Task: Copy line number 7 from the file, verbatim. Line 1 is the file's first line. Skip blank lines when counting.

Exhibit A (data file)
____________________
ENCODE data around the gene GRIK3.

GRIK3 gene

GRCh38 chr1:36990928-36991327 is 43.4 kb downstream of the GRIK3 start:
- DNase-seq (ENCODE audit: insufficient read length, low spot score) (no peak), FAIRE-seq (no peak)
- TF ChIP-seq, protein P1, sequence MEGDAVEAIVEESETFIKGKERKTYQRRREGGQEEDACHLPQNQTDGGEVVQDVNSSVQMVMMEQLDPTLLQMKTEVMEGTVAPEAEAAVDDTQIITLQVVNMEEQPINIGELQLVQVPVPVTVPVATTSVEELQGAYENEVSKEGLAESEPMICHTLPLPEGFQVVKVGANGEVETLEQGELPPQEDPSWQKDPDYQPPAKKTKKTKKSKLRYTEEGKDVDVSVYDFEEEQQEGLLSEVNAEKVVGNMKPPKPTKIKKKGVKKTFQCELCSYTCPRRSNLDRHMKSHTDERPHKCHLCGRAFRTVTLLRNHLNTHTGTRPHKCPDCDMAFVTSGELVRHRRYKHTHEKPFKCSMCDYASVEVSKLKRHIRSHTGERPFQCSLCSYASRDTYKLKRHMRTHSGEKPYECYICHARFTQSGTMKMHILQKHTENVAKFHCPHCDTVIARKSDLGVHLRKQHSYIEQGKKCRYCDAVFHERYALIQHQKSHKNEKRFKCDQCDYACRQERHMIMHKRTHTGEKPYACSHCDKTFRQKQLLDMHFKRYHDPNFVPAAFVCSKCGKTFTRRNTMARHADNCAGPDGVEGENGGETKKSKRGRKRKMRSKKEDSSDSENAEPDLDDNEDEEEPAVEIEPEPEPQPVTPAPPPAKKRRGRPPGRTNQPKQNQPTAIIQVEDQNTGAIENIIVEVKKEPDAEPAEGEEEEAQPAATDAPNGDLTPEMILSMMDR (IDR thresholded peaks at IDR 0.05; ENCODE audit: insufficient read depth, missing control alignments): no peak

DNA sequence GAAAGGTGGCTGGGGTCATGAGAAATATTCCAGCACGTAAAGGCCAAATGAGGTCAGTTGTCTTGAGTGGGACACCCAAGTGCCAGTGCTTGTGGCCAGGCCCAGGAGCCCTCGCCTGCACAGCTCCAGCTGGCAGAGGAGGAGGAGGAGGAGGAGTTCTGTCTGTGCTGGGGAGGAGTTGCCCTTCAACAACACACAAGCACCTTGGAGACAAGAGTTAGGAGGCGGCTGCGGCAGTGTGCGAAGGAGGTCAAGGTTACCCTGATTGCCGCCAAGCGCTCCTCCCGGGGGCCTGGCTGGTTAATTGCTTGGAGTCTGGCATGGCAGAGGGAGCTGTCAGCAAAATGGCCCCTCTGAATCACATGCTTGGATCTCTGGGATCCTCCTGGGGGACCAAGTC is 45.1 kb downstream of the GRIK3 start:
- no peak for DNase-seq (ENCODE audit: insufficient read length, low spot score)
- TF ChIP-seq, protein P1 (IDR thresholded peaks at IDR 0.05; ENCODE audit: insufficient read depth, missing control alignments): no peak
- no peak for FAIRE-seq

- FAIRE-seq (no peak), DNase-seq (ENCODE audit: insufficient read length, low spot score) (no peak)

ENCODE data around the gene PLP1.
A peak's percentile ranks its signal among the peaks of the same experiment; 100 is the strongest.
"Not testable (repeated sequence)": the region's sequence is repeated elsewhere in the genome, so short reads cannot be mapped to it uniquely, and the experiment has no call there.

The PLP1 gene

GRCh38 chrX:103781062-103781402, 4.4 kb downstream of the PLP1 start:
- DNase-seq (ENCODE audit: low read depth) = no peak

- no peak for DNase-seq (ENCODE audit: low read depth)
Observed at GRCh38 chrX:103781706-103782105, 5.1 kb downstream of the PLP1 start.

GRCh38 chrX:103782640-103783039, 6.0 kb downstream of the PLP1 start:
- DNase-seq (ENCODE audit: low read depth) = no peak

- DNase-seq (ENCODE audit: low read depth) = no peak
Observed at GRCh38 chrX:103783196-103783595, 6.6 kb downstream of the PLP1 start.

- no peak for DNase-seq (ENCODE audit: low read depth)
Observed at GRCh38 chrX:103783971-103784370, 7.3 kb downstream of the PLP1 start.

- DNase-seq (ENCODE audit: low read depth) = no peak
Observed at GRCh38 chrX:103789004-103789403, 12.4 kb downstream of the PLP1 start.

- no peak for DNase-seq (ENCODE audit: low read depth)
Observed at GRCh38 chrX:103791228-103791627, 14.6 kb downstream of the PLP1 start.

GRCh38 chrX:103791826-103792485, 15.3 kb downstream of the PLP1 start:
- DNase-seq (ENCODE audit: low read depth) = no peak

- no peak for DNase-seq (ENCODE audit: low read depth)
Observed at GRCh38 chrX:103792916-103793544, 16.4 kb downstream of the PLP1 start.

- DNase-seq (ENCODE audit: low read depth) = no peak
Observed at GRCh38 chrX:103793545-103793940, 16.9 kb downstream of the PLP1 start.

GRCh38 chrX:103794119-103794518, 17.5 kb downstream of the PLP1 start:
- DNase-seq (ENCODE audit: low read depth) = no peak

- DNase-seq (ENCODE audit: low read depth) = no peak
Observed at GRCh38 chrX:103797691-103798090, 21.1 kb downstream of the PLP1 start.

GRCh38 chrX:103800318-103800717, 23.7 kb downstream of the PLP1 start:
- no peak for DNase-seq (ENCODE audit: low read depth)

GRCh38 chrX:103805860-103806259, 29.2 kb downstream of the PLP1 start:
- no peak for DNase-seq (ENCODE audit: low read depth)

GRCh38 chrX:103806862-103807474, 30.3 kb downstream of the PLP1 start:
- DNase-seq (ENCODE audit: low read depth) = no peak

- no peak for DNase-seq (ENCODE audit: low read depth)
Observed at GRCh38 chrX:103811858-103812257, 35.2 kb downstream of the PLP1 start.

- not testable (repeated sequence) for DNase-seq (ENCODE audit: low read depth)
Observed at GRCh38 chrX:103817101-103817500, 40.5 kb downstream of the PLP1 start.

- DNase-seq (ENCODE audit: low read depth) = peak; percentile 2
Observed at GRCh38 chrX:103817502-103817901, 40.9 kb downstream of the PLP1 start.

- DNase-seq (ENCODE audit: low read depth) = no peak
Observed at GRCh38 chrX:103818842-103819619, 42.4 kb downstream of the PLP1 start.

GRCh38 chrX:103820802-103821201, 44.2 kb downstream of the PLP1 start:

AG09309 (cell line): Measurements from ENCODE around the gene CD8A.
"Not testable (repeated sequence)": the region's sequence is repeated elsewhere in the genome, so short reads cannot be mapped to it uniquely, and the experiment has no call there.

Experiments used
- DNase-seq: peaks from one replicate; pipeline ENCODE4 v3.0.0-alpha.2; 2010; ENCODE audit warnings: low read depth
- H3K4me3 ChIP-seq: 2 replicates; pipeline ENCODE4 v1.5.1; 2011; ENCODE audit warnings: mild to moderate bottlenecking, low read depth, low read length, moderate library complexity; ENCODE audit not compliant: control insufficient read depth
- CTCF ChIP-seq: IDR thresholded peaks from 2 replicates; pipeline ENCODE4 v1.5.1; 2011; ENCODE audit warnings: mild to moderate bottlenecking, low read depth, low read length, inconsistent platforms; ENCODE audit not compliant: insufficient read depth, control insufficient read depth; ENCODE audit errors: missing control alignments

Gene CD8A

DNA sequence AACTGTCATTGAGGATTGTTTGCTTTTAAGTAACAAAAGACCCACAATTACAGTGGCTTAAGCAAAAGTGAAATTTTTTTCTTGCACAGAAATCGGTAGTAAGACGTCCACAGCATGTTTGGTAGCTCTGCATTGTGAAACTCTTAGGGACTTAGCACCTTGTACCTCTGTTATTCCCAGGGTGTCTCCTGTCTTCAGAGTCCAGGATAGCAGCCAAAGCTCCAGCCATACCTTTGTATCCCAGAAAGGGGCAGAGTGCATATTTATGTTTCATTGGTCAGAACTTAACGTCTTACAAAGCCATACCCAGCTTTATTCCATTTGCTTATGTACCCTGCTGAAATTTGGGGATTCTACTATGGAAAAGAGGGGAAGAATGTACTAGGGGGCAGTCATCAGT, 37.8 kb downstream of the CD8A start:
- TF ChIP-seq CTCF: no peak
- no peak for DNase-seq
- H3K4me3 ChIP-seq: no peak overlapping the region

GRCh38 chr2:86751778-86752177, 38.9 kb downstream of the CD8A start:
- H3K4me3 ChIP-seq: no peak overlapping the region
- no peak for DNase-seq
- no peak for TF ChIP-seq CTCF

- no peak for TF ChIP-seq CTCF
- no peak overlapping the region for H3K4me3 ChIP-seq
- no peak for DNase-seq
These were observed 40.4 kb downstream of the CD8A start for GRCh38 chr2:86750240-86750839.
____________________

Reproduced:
- no peak for DNase-seq (ENCODE audit: insufficient read length, low spot score)